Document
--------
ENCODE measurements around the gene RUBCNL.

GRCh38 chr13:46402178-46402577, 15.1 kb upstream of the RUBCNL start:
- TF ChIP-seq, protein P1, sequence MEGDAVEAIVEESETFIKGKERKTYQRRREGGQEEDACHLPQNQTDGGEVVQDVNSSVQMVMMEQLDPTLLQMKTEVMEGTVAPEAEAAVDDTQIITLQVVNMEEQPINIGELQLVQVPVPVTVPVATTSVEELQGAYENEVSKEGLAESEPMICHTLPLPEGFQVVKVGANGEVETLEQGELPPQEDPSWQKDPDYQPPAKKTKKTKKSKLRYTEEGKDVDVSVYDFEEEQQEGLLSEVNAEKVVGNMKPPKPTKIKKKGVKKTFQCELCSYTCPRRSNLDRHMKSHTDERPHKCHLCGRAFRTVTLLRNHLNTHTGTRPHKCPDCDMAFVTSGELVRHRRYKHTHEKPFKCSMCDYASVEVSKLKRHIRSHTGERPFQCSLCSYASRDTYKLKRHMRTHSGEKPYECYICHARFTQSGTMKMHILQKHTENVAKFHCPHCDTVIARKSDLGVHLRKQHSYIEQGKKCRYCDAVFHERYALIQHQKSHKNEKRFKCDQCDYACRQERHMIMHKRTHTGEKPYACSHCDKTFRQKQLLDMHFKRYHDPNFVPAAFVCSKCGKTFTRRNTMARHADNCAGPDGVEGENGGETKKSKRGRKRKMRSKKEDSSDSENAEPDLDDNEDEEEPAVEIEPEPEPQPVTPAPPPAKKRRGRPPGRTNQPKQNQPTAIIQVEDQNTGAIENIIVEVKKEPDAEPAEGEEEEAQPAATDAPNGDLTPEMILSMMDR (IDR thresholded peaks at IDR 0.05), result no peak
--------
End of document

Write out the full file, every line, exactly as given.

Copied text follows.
ENCODE measurements around the gene RUBCNL.

GRCh38 chr13:46402178-46402577, 15.1 kb upstream of the RUBCNL start:
- TF ChIP-seq, protein P1, sequence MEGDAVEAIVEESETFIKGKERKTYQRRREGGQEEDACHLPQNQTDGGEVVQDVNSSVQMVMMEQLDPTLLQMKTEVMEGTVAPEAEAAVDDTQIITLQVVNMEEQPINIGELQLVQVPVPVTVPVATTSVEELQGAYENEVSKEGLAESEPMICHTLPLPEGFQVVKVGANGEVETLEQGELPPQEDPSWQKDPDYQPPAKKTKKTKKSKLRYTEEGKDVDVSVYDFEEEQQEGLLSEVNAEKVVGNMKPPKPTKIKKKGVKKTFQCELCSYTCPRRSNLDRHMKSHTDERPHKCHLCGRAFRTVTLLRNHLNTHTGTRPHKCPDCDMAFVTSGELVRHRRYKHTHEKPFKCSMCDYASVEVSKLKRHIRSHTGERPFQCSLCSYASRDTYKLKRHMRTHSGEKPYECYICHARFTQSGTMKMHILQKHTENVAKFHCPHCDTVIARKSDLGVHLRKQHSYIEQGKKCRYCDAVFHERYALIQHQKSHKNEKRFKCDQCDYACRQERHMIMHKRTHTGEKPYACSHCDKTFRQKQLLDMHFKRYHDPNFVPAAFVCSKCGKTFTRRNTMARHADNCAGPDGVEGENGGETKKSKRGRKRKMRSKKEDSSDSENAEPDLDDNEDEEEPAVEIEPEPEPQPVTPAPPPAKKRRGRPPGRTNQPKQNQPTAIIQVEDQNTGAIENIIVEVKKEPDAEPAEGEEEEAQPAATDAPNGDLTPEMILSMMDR (IDR thresholded peaks at IDR 0.05), result no peak